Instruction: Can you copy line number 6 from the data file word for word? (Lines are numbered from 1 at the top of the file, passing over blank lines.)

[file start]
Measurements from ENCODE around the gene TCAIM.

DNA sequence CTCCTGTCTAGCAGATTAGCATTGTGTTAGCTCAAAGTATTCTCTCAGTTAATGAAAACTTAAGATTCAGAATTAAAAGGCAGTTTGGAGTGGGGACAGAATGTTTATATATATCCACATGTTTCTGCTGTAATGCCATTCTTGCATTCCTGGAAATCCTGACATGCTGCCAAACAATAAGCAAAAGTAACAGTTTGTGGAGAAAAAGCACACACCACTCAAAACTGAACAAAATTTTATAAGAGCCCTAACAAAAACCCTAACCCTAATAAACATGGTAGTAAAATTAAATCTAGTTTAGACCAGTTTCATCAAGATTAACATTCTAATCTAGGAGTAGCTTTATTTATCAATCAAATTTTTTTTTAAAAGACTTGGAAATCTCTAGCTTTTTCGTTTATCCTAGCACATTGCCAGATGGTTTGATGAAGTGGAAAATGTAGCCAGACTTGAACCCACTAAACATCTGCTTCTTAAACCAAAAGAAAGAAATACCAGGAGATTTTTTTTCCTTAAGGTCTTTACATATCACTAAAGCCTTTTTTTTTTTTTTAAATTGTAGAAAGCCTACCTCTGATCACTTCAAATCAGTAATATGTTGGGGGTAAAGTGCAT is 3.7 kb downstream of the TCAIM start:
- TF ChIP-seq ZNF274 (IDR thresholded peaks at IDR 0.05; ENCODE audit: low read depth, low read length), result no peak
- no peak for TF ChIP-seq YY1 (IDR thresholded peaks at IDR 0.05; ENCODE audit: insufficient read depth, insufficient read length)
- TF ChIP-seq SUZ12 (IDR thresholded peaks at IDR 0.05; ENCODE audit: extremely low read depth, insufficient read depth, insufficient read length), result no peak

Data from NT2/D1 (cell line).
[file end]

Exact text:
Data from NT2/D1 (cell line).